Sunday, October 30, 2011


Good nature is stupid. Nature is mean, don't let her fool you. Being merry is another story altogether. We all grew up in the forest, it was beautiful. Our adolescence was where they began to take hold of our innocents. They were very influential. We knew they outnumbered us so we just gave in!!! 

Saturday, October 22, 2011

All Good Artists Seem the Same
Through the narrative technics of Jane Austen and Charlotte Bronte, we are introduced to Jane and Emma, two nineteenth century God-fearing girls, maturing into ambitious, knowledgeable and productive women of the future. By thrusting strong hearted, risk taking, fierce female characters into the position of the protagonist in their novels, both authors helped push together the lines of inequality between men, women, the rich and the poor. Their intent to develop and reinforce the audience’s sense of class and distinction strengthened their relevance in the world of arts and education then and now.  Embarking on a mission to inform their 19th century patronage of their well read, educated, and informed ideas allowed future contributors to flourish, in turn opening and inspiring minds of generations of readers to come.  While Austen uses courtship and Bronte turns to the imagination, both writers call upon their intended demographic to internalize their fiction and from it grow.
            Whether manufacturing herself useful towards a Harriet, or advertising in the “shire Herald” the heroin of the twentieth century novel in surging with a longing to overcome boredom. Emma lives to play matchmaker, a position that gives the author room to develop a series of interpersonal connections that expand our landscape of her world. Jane Eyre decides to reach out beyond her horizon and risks everything to unravel the mysteries of life inside the mind of Charlotte Bronte. Emma never ceases to amaze with opinions on social etiquette and class, “Dear Harriet, I give myself joy of this. It would have grieved me to lose your acquaintance, which must have been the consequence of your marrying Mr. Martin.” (52.Austen) Her deluded sense of entitlement is seen here doing a good job notifying readers of that naiveté; spoiled little girls try to enrich themselves through a vanity, that can be defined, conceived in much the same manner throughout time.  Miss. Eyre isn’t found in the same aristocratic position as Austen’s hero. Bronte cleverly attributes the growth of her character to her thinking process, which she makes clear in the narrative.
I desired liberty: for liberty I gasped; for liberty I uttered a prayer; it seemed scattered on the wind then faintly blowing. I abandoned it and framed a humbler supplication. For change, stimulus. That petition, too, seemed swept off into vague space. ‘Then,’ I cried, half desperate, ‘grant me at, least a new servitude!’ (102Brontee)
Both characters are young and energetic, alive with the passions of life, a mix of characteristics that are bound to alleviate boredom and expose them to the real world, the one without boarders.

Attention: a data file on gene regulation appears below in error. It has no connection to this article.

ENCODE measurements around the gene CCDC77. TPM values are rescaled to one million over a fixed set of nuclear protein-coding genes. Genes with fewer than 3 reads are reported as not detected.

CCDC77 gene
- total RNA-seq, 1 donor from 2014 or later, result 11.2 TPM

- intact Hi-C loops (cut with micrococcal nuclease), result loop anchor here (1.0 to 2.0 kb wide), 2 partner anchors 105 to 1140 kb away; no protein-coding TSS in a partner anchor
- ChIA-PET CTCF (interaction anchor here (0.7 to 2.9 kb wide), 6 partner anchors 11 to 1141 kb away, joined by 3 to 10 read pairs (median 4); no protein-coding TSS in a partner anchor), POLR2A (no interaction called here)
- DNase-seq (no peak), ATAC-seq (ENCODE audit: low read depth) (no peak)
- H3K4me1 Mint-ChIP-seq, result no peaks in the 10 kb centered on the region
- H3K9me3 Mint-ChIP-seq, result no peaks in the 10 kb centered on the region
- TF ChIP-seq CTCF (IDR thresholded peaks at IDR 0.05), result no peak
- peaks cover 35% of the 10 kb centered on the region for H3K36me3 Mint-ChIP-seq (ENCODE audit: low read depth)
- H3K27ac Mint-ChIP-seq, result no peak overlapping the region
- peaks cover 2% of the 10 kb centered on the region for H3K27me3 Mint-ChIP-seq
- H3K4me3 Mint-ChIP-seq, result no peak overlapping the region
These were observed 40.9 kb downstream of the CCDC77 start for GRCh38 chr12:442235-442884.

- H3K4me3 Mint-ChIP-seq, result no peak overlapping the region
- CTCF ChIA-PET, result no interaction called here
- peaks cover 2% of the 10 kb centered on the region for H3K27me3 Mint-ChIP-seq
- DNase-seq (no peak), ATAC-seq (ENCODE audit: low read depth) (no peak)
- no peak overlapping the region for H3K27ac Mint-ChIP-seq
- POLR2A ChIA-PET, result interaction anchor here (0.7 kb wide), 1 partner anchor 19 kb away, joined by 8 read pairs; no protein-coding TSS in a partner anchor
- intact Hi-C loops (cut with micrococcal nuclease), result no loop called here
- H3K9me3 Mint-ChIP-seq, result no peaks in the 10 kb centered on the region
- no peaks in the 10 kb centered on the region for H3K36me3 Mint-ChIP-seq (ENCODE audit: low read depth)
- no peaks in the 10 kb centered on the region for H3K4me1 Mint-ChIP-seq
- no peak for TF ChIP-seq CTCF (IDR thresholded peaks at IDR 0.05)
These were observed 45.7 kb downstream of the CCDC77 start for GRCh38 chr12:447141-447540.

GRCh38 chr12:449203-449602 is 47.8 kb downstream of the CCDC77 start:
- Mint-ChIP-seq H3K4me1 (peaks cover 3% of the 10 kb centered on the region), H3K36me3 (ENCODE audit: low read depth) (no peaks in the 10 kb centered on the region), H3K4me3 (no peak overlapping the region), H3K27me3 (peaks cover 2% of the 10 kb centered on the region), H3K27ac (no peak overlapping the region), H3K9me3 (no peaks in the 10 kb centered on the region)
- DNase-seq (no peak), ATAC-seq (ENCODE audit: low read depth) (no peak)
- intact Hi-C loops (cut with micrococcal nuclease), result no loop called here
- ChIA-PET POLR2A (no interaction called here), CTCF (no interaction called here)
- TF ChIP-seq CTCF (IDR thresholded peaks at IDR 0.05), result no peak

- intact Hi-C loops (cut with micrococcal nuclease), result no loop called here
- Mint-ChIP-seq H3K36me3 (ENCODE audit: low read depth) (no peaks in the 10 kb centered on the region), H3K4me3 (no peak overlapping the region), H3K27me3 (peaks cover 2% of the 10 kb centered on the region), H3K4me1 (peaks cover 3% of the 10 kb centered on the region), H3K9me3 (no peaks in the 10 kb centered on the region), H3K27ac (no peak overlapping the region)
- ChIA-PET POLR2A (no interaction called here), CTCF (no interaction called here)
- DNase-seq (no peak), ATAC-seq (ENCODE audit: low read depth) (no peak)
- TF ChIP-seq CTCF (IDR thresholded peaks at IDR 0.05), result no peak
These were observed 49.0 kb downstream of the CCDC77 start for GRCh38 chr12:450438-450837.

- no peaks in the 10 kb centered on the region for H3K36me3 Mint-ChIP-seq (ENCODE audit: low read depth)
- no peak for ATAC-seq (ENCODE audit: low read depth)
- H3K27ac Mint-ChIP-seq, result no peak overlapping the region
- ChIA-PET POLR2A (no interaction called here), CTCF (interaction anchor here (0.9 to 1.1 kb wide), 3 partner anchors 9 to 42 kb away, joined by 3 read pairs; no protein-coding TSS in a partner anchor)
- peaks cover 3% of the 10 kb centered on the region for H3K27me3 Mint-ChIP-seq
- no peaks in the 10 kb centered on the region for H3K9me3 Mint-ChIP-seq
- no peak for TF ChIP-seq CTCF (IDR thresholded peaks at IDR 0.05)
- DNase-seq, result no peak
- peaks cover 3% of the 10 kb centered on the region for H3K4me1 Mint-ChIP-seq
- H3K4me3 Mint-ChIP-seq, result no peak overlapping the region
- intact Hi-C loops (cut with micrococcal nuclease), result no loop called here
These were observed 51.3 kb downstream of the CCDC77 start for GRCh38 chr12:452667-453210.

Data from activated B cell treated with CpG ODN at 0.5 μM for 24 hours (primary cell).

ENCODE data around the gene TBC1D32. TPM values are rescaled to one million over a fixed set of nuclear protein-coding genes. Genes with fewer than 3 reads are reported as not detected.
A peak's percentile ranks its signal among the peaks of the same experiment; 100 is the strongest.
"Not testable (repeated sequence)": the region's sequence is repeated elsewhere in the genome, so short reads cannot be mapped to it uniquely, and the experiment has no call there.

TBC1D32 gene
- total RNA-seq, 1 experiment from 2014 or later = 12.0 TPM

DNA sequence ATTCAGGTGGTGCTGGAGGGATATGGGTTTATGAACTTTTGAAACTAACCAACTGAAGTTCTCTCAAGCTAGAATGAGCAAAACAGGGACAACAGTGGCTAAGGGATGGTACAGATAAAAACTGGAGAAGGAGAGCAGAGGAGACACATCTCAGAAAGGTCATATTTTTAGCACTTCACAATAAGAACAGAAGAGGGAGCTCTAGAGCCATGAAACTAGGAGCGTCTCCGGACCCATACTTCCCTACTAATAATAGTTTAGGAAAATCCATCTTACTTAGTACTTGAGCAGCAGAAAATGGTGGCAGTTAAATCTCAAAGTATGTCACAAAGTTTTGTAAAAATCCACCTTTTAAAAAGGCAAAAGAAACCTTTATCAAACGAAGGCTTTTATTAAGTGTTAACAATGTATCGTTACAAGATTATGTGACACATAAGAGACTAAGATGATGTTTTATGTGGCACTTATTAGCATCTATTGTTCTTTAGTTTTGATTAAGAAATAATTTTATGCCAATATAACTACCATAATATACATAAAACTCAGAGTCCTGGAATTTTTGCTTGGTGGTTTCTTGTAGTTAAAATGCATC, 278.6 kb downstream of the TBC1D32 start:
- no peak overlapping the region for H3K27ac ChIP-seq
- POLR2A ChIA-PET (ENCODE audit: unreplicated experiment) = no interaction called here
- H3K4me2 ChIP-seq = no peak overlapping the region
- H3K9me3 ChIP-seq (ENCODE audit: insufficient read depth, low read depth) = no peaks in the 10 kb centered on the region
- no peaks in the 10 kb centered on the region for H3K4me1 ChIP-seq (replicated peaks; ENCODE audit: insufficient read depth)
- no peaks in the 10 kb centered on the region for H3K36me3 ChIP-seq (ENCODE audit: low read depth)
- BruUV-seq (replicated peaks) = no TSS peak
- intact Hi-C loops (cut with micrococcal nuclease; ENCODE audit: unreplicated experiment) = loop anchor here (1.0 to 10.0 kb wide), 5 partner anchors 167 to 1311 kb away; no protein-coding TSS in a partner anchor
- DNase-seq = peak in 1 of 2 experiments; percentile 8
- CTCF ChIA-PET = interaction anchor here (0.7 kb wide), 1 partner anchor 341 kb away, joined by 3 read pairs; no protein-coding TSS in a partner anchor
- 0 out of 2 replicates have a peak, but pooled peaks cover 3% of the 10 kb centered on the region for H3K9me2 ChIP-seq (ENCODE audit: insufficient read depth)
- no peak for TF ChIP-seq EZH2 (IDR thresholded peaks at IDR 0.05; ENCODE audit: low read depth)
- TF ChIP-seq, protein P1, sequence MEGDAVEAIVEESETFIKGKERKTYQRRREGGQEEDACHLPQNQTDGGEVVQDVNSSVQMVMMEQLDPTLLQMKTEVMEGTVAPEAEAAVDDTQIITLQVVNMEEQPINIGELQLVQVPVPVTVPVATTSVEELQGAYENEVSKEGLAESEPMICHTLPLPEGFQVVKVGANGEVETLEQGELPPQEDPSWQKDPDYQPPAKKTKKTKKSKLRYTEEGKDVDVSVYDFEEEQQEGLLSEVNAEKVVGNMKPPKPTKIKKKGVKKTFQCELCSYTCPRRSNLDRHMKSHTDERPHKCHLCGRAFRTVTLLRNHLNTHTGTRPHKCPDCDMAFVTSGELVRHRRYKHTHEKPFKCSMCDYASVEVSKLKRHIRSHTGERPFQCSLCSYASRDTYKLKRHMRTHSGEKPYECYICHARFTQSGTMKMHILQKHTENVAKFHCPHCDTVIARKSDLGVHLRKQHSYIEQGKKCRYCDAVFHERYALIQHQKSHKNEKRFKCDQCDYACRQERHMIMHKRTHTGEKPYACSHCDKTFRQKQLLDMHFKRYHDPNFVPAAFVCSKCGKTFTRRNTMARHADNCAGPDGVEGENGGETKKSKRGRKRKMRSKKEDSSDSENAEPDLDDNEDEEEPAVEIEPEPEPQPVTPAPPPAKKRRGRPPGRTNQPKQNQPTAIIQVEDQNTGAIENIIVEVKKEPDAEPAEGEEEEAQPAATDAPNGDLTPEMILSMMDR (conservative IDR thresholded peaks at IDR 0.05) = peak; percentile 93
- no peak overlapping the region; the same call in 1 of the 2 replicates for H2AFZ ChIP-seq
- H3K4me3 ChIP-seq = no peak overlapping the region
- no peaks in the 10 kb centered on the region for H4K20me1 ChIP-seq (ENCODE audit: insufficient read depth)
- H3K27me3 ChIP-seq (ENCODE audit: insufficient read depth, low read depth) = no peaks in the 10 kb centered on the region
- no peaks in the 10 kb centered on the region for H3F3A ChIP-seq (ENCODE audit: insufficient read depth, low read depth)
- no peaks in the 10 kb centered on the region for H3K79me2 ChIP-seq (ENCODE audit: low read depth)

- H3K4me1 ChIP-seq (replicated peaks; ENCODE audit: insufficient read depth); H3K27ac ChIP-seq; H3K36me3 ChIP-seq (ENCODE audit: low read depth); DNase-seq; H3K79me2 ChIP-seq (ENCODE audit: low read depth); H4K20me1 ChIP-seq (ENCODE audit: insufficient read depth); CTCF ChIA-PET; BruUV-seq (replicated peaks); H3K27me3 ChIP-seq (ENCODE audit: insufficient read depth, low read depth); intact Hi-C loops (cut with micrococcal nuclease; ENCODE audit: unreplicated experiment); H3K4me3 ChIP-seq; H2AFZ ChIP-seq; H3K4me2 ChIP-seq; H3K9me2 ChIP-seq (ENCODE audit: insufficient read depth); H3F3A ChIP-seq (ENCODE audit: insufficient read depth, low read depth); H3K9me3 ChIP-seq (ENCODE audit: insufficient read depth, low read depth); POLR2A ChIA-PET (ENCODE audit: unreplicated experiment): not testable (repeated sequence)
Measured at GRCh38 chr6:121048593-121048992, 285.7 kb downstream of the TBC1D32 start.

Influenced by a hierarchical environment both authors were forced to introduce ways in which their protagonist were to actualize themselves in a respectable manner. Austen’s Emma comes from money, she’s had everything she’s ever wanted handed to her on a silver platter, leaving her vulnerable to become full of herself. Fortunately for women of her day there were Mrs. Elton’s. Emma considers manners above other things,
’Insufferable woman!” … “Worse then I had supposed. Absolutely insufferable! Knightly!—I could not have believed it. Knightley!—never seen him in her life before, and call him knightley!—and discover that he is a gentlemen.(259Austen)
Mr. Elton’s wife paints us a beautiful picture of what it means to have money without class. Emma is inherently aware of how to behave and she is being scrutinized as closely as Mrs. Elton. Austen entrust the reader to realize that what makes a character great is their ability to integrate all the good virtues of humanity without manifesting any degradation to those around them. Jane Eyre is a governess materially owning next to nothing. Using her wit alone she hooks the heart of the Master of Thornfield. Yet Miss. Eyre chooses to peruse a relationship with Rochester even after she hears
’And Miss Eyre, so much was I flattered by this preference of the Gallic sylph for her British gnome, that I installed her in an hotel; and gave her a complete establishment of servants, a carriage cashmeres, diamonds, dentelles, etc. In short, I began the process of ruining myself in the received style, like any other spoony. (165Bronte)
Jane’s keen sense of her own individuality allows her to look past her boss’s predispositions to do evil, and still relate to the Noble man he is inside. Acting above the status quo is the matter in which the female protagonists raise themselves above the pre-conceived notions of their society. Allowing the reader glimpses of a bird’s eye view of the true character of the hero.
            A portrait of truth that accurately defines the nineteenth century world can be directly associated within the narrative landscape of Jane Eyre and the vocalized opinions of Emma. Austen is as relevant today as she was a hundred years ago because she was very capable of depicting the irony between reality and the way we think we know it. Austen cunningly allows us into the mind of Emma.
Mr. Knightley and Harriet!- It was an odd tete-a-tete; but she was glad to see it.—There had been a time when he would have scorned her as a companion, and turned from her with little ceremony. Now they seemed in pleasant conversation. There had been a time also when Emma would have been sorry to see Harriet in a spot so favorable for the Abbey-Mill Farm; but now she feared it not. (338Austen)